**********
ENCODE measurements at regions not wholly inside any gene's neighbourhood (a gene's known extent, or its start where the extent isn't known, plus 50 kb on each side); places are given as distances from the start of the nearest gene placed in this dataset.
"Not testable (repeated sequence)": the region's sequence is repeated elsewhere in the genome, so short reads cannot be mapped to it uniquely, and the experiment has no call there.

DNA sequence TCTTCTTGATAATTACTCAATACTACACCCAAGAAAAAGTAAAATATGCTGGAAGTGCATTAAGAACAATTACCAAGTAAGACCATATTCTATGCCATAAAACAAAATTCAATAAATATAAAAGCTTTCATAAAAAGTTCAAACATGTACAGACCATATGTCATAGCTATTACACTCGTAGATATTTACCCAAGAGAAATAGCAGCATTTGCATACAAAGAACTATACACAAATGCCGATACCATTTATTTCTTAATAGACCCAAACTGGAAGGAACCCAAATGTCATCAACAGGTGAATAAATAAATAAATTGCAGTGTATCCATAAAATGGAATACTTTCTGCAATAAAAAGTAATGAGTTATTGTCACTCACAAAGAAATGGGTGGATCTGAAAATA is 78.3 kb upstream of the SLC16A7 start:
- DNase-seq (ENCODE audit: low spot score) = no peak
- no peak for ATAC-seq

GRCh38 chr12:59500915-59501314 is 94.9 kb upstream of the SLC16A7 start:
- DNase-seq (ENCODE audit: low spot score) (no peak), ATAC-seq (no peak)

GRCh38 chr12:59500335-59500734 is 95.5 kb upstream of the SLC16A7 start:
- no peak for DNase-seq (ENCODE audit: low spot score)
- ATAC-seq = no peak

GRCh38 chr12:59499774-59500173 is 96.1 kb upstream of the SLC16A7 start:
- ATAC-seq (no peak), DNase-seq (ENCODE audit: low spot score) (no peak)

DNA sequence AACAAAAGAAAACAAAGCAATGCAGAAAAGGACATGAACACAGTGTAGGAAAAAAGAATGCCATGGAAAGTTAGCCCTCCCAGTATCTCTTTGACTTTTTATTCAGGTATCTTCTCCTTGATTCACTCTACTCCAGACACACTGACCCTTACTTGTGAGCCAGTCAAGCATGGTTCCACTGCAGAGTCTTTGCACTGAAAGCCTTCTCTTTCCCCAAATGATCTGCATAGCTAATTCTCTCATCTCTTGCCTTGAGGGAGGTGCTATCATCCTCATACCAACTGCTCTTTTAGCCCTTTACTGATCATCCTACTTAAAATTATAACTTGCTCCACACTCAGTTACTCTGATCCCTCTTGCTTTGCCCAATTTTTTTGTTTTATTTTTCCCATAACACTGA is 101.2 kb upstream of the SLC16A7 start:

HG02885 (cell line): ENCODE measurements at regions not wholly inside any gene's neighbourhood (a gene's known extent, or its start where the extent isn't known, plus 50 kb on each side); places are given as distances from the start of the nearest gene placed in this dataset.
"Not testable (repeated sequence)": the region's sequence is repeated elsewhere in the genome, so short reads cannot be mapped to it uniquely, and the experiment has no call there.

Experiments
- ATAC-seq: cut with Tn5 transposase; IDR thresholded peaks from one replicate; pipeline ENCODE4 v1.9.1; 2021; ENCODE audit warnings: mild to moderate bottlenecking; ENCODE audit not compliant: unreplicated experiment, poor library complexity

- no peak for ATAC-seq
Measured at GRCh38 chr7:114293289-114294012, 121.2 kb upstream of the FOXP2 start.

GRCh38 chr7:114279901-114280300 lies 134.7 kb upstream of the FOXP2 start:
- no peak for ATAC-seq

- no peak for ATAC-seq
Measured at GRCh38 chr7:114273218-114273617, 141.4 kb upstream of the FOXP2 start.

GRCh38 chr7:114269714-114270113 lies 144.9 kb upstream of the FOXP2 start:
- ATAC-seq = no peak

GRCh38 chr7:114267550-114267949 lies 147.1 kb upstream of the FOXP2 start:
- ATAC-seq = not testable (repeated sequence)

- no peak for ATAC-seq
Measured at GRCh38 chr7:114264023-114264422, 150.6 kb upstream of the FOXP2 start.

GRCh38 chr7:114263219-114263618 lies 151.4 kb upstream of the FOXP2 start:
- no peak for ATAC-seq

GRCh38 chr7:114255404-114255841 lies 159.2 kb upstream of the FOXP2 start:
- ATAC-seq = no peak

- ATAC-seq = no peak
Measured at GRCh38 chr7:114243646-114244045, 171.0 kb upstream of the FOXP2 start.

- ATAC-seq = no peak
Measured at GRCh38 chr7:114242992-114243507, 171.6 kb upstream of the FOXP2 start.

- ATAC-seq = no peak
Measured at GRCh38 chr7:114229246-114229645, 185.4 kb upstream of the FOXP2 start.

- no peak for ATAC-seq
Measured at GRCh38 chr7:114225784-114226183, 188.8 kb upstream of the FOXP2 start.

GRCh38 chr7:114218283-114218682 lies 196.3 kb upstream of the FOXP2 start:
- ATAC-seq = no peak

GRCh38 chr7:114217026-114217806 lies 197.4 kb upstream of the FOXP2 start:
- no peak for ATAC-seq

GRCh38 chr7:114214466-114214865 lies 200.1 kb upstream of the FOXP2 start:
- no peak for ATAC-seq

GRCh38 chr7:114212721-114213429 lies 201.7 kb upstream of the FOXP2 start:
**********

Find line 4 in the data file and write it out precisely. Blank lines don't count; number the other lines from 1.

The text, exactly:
- DNase-seq (ENCODE audit: low spot score) = no peak